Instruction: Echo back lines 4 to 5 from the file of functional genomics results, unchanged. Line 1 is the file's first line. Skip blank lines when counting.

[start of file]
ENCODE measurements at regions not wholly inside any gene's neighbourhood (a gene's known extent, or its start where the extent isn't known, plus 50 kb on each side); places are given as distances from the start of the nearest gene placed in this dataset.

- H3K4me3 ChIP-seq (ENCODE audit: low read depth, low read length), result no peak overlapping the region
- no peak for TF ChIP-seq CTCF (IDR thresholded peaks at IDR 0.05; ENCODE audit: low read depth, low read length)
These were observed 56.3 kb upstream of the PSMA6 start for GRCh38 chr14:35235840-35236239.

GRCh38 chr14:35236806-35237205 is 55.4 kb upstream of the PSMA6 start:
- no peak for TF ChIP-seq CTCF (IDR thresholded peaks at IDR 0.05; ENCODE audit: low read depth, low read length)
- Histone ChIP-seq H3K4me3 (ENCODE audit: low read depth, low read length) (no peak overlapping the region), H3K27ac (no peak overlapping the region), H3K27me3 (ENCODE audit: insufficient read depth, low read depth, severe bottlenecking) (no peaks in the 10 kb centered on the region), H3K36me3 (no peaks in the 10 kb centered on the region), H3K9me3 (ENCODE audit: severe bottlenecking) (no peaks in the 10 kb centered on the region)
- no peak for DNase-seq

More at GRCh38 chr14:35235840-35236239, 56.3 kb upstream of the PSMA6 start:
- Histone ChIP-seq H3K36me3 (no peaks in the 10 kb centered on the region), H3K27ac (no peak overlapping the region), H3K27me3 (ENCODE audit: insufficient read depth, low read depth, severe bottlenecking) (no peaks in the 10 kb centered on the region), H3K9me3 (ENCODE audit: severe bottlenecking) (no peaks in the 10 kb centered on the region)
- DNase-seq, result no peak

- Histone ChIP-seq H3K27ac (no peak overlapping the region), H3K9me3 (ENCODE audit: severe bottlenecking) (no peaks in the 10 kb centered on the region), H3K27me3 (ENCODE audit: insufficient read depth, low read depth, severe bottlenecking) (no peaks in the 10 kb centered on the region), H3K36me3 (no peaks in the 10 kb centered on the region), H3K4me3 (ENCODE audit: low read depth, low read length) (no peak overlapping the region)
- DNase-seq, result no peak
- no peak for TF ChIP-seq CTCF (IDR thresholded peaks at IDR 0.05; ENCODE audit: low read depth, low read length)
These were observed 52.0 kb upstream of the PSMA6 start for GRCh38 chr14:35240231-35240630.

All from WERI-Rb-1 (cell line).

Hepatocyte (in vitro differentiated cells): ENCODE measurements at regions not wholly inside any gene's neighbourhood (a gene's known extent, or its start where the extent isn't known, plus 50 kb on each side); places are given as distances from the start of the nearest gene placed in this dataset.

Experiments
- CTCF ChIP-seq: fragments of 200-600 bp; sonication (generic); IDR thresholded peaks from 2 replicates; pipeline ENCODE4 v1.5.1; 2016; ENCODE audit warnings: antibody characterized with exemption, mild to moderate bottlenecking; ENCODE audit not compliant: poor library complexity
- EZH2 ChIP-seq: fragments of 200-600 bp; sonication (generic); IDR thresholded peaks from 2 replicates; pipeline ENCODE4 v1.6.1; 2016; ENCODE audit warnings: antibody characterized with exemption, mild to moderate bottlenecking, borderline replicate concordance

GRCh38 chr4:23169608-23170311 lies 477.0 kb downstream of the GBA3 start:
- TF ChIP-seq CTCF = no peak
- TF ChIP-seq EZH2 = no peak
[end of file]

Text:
These were observed 56.3 kb upstream of the PSMA6 start for GRCh38 chr14:35235840-35236239.

GRCh38 chr14:35236806-35237205 is 55.4 kb upstream of the PSMA6 start: